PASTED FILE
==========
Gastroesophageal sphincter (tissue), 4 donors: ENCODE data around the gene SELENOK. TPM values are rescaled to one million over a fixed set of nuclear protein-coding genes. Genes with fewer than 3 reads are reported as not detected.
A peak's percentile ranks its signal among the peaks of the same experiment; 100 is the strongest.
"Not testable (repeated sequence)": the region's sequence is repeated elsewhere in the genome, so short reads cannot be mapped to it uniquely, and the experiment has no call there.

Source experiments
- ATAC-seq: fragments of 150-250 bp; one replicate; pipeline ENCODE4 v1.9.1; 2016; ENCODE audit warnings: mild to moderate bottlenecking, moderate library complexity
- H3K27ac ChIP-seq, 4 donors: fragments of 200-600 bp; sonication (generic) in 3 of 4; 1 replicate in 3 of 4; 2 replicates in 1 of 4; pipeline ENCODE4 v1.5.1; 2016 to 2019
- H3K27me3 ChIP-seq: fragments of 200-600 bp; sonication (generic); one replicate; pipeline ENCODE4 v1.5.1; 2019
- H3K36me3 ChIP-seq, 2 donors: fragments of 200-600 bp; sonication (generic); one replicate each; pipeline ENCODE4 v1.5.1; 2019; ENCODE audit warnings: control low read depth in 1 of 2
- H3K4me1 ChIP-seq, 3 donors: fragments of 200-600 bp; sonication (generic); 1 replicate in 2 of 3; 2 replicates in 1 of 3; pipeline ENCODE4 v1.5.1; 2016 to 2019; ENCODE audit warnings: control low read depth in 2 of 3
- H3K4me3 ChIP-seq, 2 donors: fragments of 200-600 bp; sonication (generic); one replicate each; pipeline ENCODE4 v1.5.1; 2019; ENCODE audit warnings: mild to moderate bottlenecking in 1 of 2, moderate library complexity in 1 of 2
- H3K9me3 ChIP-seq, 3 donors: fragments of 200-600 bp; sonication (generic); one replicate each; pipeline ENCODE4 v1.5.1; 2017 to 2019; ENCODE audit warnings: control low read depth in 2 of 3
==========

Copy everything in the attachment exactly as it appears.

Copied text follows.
Gastroesophageal sphincter (tissue), 4 donors: ENCODE data around the gene SELENOK. TPM values are rescaled to one million over a fixed set of nuclear protein-coding genes. Genes with fewer than 3 reads are reported as not detected.
A peak's percentile ranks its signal among the peaks of the same experiment; 100 is the strongest.
"Not testable (repeated sequence)": the region's sequence is repeated elsewhere in the genome, so short reads cannot be mapped to it uniquely, and the experiment has no call there.

Source experiments
- ATAC-seq: fragments of 150-250 bp; one replicate; pipeline ENCODE4 v1.9.1; 2016; ENCODE audit warnings: mild to moderate bottlenecking, moderate library complexity
- H3K27ac ChIP-seq, 4 donors: fragments of 200-600 bp; sonication (generic) in 3 of 4; 1 replicate in 3 of 4; 2 replicates in 1 of 4; pipeline ENCODE4 v1.5.1; 2016 to 2019
- H3K27me3 ChIP-seq: fragments of 200-600 bp; sonication (generic); one replicate; pipeline ENCODE4 v1.5.1; 2019
- H3K36me3 ChIP-seq, 2 donors: fragments of 200-600 bp; sonication (generic); one replicate each; pipeline ENCODE4 v1.5.1; 2019; ENCODE audit warnings: control low read depth in 1 of 2
- H3K4me1 ChIP-seq, 3 donors: fragments of 200-600 bp; sonication (generic); 1 replicate in 2 of 3; 2 replicates in 1 of 3; pipeline ENCODE4 v1.5.1; 2016 to 2019; ENCODE audit warnings: control low read depth in 2 of 3
- H3K4me3 ChIP-seq, 2 donors: fragments of 200-600 bp; sonication (generic); one replicate each; pipeline ENCODE4 v1.5.1; 2019; ENCODE audit warnings: mild to moderate bottlenecking in 1 of 2, moderate library complexity in 1 of 2
- H3K9me3 ChIP-seq, 3 donors: fragments of 200-600 bp; sonication (generic); one replicate each; pipeline ENCODE4 v1.5.1; 2017 to 2019; ENCODE audit warnings: control low read depth in 2 of 3